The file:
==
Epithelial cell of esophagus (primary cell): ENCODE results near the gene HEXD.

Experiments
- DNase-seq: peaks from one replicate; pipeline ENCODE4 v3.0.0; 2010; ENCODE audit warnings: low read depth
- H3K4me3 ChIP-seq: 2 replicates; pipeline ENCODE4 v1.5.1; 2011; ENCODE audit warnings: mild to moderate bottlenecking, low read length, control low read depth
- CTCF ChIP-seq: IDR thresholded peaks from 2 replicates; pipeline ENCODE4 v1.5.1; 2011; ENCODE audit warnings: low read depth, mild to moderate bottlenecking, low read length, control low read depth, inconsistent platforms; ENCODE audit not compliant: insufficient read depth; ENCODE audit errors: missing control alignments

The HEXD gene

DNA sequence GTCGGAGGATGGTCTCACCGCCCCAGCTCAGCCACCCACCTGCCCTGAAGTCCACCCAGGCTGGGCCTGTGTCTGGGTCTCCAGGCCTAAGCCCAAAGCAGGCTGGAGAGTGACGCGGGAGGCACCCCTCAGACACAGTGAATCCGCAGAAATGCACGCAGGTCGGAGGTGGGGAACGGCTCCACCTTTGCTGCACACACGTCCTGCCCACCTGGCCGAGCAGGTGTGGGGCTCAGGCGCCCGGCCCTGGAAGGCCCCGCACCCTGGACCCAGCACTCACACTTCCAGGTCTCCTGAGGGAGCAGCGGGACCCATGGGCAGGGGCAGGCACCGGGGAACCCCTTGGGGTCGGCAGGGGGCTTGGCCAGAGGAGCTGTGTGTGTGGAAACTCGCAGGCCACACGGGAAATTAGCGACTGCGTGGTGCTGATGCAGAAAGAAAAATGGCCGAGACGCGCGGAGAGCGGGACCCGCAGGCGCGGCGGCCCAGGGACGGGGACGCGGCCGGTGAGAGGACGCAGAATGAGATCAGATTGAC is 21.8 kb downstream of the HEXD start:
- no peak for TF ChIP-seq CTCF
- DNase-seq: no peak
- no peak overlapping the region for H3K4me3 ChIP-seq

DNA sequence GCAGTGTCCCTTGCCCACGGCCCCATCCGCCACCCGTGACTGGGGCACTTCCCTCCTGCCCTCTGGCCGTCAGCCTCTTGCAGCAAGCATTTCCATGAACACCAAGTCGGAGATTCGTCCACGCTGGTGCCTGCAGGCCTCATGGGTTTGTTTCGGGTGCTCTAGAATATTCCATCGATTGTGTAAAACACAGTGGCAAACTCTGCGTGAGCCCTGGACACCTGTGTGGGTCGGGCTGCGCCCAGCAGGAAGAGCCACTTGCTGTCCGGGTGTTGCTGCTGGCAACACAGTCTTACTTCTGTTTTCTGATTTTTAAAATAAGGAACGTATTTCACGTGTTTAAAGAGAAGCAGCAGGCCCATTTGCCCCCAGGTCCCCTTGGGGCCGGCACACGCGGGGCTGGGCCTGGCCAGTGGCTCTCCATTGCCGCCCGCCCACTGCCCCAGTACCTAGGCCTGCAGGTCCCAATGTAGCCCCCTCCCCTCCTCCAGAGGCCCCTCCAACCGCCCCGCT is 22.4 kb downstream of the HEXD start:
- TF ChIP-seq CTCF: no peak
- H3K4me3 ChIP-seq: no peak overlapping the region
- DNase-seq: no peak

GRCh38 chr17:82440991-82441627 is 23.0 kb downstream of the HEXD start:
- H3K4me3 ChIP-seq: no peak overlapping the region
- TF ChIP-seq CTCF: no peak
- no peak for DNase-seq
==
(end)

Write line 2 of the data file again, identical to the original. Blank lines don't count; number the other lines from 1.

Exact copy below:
Experiments